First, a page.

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Mar 24, 2016 - Zoltán Kovács

Speaking plainly about the nature of the threat

First reactions are often the same: grief, condolences, sympathy, words to remember the victims and to comfort the families. Hungary’s highest representatives, President Áder and Prime Minister Orbán, were among the first European leaders to express their condolences through letters to their Belgian counterparts.

Next come details and technicalities. According to protocol, Hungary’s terror alert ticked upward as the first news of the terror attacks in Brussels arrived. Reports emerged about the number of Hungarian victims and their condition.

And that’s where it seems to stop. But after attacks in Paris and unrest in Cologne, after Istanbul, Ankara, after Madrid, London, and now Brussels, what is Europe prepared to do next to confront this threat and take meaningful steps to prevent future attacks?

“We Europeans number five hundred million,” said Prime Minister Orbán in a radio interview earlier this month, “and this means that there are more of us than the Russians and the Americans combined. We are one of the world’s most developed economic regions. Our technological means, state of development and financial strength enable us to defend ourselves.”

The prime minister has long been an outspoken proponent of strengthened European cooperation among domestic security services and a more determined, robust protection of European borders.

So why are we not doing it? Because many, cowed by political correctness, have become reluctant to speak frankly about the threat. And as political correctness takes away our ability to speak openly about the very real threats to Europe’s security, the link between mass migration and the threat of terror, it is denying our freedom and frustrating our ability to take proper action.

A propos, it was with bitter irony that I read a piece in the Financial Times earlier this week, published just before the attacks in Brussels, an article that paints Hungary in an unfavorable light for prosecuting those accused of crossing the border illegally – not just Hungary’s border, mind you, but the southern border of Europe’s Schengen Area. Strong evidence indicates that the perpetrators of these recent acts of terror have very purposefully exploited the Western Balkan migration route to move unfettered across unprotected borders into Europe. Yet when Hungary mounts a strong response, sending a clear signal to all who would cross the border illegally, our government is criticized.

“[T]oday not a single people – including the Hungarian people – can be free if Europe is not free,” said Prime Minister Orbán speaking on the March 15th national holiday that commemorates the anniversary of the 1848 Hungarian revolution.

“Europe is not free because freedom begins with speaking the truth. In Europe today it is forbidden to speak the truth. A muzzle is a muzzle – even if it is made of silk,” the prime minister said. “It is forbidden to say that today we are not witnessing the arrival of refugees but watching a Europe being threatened by mass migration. It is forbidden to say that tens of millions are ready to set out in our direction. It is forbidden to say that immigration brings crime and terrorism to our countries. It is forbidden to say that the masses of people coming from different civilizations pose a threat to our way of life, our culture, our customs, and our Christian traditions. It is forbidden to say that, instead of integrating, those who arrived here earlier have built a world of their own, with their own laws and ideals, which is forcing apart the thousand-year-old structure of Europe. It is forbidden to say that this is not accidental and not a chain of unintentional consequences, but a planned, orchestrated campaign, a mass of people directed towards us.”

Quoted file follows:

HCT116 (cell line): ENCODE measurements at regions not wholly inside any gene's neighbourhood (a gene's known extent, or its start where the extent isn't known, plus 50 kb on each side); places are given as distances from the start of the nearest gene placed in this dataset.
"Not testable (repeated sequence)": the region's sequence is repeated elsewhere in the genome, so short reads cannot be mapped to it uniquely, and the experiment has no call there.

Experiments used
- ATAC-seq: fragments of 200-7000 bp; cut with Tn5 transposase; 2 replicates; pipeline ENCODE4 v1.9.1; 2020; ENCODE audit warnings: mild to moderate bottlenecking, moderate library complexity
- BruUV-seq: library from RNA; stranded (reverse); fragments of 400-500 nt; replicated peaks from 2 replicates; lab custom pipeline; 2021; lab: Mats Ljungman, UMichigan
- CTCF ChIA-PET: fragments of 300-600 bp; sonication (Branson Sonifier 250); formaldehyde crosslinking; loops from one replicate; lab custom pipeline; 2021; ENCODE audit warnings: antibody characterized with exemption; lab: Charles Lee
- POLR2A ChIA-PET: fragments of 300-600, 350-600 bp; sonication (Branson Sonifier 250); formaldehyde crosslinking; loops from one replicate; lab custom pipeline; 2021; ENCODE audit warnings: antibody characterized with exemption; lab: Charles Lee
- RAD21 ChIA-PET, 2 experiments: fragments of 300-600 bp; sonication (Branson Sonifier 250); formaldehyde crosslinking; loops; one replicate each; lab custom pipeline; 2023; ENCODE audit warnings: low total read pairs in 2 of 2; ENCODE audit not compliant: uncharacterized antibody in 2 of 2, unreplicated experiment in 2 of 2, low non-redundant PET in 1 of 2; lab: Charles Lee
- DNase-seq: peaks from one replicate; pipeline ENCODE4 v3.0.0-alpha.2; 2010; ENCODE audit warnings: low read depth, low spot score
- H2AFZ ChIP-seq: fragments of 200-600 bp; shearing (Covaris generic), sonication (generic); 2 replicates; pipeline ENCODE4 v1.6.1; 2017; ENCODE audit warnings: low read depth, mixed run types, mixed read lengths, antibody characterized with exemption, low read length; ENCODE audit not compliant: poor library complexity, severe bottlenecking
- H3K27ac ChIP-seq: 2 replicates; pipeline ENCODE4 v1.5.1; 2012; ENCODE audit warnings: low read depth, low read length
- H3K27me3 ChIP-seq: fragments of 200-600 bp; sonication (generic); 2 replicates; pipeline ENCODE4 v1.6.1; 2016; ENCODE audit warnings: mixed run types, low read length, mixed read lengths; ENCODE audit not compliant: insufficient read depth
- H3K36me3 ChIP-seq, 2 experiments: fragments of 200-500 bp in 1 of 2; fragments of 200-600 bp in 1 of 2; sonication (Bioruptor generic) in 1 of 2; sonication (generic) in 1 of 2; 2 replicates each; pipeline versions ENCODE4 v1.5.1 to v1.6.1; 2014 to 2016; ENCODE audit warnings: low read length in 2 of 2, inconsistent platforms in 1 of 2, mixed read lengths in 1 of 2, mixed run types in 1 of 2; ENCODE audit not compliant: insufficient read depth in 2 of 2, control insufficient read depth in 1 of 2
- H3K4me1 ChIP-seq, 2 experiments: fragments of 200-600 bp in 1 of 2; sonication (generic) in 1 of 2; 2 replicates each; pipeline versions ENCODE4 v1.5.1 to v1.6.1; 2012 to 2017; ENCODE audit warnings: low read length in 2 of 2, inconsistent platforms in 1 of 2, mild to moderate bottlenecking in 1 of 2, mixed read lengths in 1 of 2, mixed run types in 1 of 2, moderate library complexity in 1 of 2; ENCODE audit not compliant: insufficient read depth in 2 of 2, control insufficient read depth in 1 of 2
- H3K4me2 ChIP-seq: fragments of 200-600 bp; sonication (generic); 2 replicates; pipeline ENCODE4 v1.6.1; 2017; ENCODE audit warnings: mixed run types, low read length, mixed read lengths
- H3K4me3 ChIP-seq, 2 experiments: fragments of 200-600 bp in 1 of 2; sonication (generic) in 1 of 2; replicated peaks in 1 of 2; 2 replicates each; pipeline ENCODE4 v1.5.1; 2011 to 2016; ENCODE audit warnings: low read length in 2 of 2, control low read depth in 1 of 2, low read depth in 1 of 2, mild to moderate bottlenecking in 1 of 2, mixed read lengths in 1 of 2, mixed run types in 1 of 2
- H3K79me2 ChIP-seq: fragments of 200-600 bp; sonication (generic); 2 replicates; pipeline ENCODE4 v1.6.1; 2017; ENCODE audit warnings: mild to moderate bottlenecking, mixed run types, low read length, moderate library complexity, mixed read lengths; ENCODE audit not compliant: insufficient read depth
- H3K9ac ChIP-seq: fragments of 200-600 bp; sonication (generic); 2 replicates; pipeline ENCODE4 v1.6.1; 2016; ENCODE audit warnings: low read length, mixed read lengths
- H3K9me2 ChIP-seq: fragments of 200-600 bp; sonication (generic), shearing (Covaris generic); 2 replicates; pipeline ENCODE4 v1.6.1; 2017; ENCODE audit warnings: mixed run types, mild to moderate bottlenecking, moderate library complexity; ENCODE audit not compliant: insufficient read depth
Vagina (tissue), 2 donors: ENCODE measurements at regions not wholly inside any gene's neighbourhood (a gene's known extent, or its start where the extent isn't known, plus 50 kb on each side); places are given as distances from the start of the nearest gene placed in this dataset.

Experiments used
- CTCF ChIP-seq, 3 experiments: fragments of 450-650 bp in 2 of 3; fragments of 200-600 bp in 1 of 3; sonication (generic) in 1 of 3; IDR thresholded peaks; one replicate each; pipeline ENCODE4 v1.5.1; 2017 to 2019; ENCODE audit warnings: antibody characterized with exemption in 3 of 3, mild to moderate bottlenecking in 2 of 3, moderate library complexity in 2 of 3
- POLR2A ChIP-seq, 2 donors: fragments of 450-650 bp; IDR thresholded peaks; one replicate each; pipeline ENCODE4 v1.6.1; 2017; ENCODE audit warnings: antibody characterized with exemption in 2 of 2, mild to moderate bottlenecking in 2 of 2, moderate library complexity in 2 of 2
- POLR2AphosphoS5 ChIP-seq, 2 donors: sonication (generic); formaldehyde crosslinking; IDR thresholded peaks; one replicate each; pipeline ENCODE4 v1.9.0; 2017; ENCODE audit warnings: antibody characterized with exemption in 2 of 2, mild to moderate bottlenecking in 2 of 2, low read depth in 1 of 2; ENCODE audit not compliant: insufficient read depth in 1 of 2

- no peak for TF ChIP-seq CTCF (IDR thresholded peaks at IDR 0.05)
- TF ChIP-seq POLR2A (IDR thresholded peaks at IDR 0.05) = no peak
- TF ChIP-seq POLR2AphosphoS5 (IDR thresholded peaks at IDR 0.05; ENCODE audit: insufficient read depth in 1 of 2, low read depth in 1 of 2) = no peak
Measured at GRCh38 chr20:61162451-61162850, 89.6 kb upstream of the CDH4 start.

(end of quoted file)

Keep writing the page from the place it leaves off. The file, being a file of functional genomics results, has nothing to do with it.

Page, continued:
Prime Minister Orbán and the Hungarian government have endured sharp criticism for speaking openly about these issues since the Charlie Hebdo shootings more than a year ago. In the name of a politically correct dictatorship, we were demonized for mentioning that uncontrolled and unmanaged migration was a threat, for denouncing the mandatory resettlement of migrants, for showing our European fellow member states that a border – a European border on the south side of Hungary – can be protected, and finally for putting security first, instead of fearing taboos.

The fact that terrorists were able to carry out these bombings at one of Europe’s busiest airports and only a few steps from the European Commission and the European Parliament, while Brussels was under a high terror alert for months, only a few days after a terrorist leader was arrested, and only a few months after the Paris attack, speaks volumes. The real problem comes if Europe – a mighty continent, a strong continent – once again fails to speak up about the real issues and acts accordingly. We, Europeans, can and should stand up and protect ourselves. And this all starts by speaking honestly.